Charlestown Township
Acting Environmental Advisory Council (EAC)
Great Valley High School Library
Minutes of Wednesday, July 11, 2018

Minutes recorded for meeting on July 11th, 2018 at the Great Valley High School Library, 225 N. Phoenixville Pike, Malvern, PA 19355. Meeting was held from 6:00 p.m. - 8:00 p.m.

Attendees were Carol Armstrong, Richard Findlay, Veda Maany, Daniel Walker, Victoria Laubach (Exec. Dir. of Green Valley Watershed Assoc., Chair of West Vincent EAC), Paul and Pat Stevens (Residents).

Apologies from Pete Goodman and Greg Nesspor.

The meeting was called to order at 6 pm with Carol Armstrong in the Chair.

Minutes of Previous meeting:

These had been previously circulated and reviewed electronically. Veda suggested a grammatical correction. Richard made a motion approve the minutes and Dan Walker second that motion.

Discussion with Victoria Laubach:

Victoria first explained history of Green Valley Watershed Association (GVWA), first established in 1964 as French Creek Watershed Association, then in the 1970’s expanded into other watersheds (Pigeon, Pickering, Valley Creeks and Stony Run, cover northern Chester County). Two focuses of their mission are watershed protection and environmental education. For watershed protection there is the Schuylkill Water Stewards program - volunteers that collects water samples for monitoring; also GIS work, and working with farms in the area to educate about best management practice on the farms.

In this area of Charlestown, they work with Pickering and Valley Creek watersheds including basin work at Penn State Great Valley campus and Immaculata University.

The organization started out grassroots working with people to inform them and help them correct certain issues rather than being punitive like an enforcement agency such as the EPA and DEP. This is especially important with farmers. GVWA helps farmers obtain funding to help with best management practices, i.e. keep animals separate from streams. They also work with schools in the area. For instance, GVWA assisted Phoenixville to install riparian buffers and rain gardens. 900 trees were planted by high school students working with young children at the early education center. This is both beneficial for the environment, and nurtures human connection with nature.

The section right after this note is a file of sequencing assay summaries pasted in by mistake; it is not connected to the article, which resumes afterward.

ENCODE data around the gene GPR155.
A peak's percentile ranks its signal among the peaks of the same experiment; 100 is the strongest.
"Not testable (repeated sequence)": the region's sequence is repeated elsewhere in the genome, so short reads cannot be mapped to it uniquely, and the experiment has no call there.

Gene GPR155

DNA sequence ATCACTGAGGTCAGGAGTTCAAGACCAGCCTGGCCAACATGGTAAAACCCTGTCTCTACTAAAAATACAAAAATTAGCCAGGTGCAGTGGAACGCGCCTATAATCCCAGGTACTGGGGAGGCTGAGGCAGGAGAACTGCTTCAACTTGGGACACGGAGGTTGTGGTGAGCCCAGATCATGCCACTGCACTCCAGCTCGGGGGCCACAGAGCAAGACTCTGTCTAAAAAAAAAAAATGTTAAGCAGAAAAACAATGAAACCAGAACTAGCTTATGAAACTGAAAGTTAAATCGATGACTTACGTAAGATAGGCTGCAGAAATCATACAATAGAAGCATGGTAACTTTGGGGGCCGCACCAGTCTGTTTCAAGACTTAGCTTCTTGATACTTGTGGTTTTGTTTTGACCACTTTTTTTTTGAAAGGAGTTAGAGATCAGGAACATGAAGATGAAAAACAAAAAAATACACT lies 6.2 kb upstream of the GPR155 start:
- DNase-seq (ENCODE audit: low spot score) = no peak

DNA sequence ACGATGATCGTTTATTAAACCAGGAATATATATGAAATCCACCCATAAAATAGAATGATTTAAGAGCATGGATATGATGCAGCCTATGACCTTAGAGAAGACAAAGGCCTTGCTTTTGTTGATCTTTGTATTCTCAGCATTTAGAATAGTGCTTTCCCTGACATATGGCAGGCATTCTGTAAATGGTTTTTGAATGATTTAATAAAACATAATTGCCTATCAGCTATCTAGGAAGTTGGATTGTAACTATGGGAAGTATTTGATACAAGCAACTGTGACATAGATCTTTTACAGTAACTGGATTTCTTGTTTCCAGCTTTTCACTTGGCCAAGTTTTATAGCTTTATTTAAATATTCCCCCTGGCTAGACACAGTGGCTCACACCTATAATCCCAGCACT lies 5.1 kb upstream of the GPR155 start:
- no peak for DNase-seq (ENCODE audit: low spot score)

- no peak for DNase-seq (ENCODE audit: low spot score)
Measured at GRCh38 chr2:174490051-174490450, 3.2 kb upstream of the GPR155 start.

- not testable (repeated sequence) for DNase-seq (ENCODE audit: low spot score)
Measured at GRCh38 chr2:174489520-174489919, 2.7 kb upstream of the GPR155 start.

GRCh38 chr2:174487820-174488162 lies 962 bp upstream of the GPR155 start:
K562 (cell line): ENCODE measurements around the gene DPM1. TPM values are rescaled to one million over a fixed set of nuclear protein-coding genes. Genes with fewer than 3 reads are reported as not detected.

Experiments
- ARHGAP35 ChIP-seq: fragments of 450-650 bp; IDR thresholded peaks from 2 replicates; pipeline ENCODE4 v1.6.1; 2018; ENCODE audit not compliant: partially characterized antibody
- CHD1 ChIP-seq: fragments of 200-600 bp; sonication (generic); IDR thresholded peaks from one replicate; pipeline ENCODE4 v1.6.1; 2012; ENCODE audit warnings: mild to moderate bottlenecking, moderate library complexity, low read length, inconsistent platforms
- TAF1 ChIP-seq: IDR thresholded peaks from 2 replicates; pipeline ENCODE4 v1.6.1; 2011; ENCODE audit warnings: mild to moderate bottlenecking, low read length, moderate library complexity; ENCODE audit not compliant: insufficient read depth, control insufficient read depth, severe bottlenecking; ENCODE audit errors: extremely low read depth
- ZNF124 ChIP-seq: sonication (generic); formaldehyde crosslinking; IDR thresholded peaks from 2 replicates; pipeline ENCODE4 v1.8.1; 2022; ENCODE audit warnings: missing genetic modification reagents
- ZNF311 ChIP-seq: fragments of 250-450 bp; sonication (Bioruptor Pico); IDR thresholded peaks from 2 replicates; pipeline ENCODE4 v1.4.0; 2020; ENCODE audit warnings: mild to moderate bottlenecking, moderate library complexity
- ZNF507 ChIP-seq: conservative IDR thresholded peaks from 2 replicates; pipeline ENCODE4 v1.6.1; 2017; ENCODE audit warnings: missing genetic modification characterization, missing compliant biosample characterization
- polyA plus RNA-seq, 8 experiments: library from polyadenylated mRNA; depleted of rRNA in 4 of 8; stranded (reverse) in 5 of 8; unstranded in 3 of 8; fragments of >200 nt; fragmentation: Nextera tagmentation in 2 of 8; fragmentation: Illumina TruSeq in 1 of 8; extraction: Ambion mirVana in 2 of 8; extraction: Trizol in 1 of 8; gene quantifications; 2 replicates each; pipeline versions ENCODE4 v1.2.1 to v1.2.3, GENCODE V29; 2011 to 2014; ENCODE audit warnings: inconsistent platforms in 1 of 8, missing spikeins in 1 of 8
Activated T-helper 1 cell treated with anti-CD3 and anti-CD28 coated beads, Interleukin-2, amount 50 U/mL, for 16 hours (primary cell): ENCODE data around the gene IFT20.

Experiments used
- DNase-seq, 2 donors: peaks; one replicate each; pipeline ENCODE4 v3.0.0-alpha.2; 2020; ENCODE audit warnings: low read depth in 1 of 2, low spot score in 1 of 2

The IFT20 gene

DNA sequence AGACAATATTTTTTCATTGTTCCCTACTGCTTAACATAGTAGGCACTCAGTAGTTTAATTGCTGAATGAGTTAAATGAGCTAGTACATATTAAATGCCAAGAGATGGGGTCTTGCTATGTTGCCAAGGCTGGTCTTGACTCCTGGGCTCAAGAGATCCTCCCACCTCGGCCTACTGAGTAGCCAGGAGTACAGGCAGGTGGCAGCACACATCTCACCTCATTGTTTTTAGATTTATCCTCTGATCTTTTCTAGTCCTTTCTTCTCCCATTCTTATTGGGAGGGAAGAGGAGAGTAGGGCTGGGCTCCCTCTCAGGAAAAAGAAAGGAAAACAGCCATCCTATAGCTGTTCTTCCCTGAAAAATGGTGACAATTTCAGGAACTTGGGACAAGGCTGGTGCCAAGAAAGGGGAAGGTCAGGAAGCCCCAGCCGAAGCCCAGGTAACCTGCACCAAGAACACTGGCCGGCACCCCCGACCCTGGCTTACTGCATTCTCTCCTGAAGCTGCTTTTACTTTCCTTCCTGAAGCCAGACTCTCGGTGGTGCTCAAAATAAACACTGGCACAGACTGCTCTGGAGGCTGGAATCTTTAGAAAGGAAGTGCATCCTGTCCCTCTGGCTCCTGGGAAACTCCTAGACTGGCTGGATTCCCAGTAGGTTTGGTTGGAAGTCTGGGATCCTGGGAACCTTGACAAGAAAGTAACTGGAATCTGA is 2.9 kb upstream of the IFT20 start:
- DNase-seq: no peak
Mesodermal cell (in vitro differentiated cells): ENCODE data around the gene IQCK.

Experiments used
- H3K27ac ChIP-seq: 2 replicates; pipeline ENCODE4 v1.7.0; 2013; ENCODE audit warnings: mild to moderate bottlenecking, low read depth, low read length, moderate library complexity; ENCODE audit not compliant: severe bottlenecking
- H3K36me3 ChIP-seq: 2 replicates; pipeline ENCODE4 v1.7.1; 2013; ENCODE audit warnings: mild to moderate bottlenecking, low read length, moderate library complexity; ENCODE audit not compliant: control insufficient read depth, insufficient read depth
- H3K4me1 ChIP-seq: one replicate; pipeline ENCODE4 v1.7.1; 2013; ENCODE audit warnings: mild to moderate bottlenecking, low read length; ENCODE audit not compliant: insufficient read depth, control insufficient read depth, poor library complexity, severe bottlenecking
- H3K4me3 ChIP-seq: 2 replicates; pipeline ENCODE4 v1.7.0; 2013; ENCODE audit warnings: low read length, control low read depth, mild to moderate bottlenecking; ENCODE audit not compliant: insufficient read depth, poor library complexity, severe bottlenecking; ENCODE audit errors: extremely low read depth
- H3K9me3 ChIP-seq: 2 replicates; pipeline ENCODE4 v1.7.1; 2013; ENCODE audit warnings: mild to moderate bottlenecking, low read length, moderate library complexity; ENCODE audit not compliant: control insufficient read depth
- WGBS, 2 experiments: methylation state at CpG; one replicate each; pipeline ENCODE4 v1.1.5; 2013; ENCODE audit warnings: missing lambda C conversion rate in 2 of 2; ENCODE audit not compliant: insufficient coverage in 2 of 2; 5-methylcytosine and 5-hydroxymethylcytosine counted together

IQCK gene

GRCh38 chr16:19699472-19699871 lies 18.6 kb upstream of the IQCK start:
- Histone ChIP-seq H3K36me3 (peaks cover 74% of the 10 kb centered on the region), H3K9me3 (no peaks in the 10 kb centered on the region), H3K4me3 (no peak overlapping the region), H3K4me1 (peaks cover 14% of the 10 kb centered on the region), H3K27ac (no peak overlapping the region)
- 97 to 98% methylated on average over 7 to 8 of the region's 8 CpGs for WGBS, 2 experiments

GVWA is also involved with William Penn Foundation Delaware River Watershed Initiative (DRWI), which is across 4 states (NJ, Delaware, NY, and PA). The initiative identified areas to focus funding to protect and improve water quality. Specifically, in Chester County there are the Brandywine-Christina, and Schuylkill Highlands cluster focus areas. Northern Chester County is highly regarded for its high water quality- likely due to the mixed landscape with large areas of open space. This is largely due to the hard work imparted by land conservation organization such as French and Pickering Creeks Conservation Trust and Natural Lands Trust.

In Charlestown area, Pigeon Run is a focus area. There is a little stream tributary to Pigeon Run located in Brightside community farm owned by the township, where GVWA believes there could be improvement in the buffer zone. They also recommend planting nut and fruit trees so that the farm could keep the land in production while improving water quality in the stream, and the trees would also benefit pollinators. This is something Charlestown EAC could investigate.

Victoria then shifted gears to speak from her 15 years of experience working with West Vincent EAC for which she sits as the chair. She described their various projects over the years, such as the clean energy community campaign where ultimately 20 % of residents signed up for clean energy. They also started an adopt a solar panel initiative for their township building to achieve 20 % renewable energy for their own use. Other projects involved advocating for bird protection, a demonstration garden at the township building, creating a grant-funded Greenways Lands Stewardship Guide, and working with homeowner’s associations to enhance greenways using grant funding. At the township building, a demonstration planting was done with much work accomplished by an eagle scout as well as volunteers.

Victoria had some suggestions for Charlestown EAC:

  1. Look into Brightside farm and improve buffer around the tributary to pigeon run. GVWA can assist with funding and design.
  2. If Charlestown township is looking to relocate to a new township building, then this is a great opportunity to start an adopt a solar panel initiative to have the township commit to renewable energy. Also, could start a native garden demonstration. This could be discussed with the parks and recreational planning commission.
  3. Create projects for business volunteer groups around the Valley Creek watershed where there are lots of businesses, i.e. Vanguard, Siemens, etc. These businesses have green teams that are easily engage with projects near where they work.
  4. Stream cleanups and buffer plantings. PennDOT has a website where you can request free supplies for cleanups such as trash bags, vest, etc.
  5. Apply for grants to fund some of these projects such as the Tree Vitalize grant for buffer plantings, DRWI Schuylkill Highland mini grants, and grants offered by Natural Land Trust.
  6. We are welcomed to use GVWA as a resource to help Charlestown EAC.

In 2017, the partners in the Schuylkill Highlands Cluster of William Penn Foundation’s DRWI came up with a plan for the next 3 years of funding. The primary focus is land conservation but also storm water control and agricultural restoration. The Foundation wanted to focus on specific areas so there are 11 focus areas in northern Chester County. One focus is Pigeon Run. There is already a lot land conservation so we are looking for other ways to keep and improve water quality, such as Bryn Coed in West Vincent, and in West and East Pikeland, where there are a lot of tributary streams. It’s mostly all agriculture and there are plans to reforest it.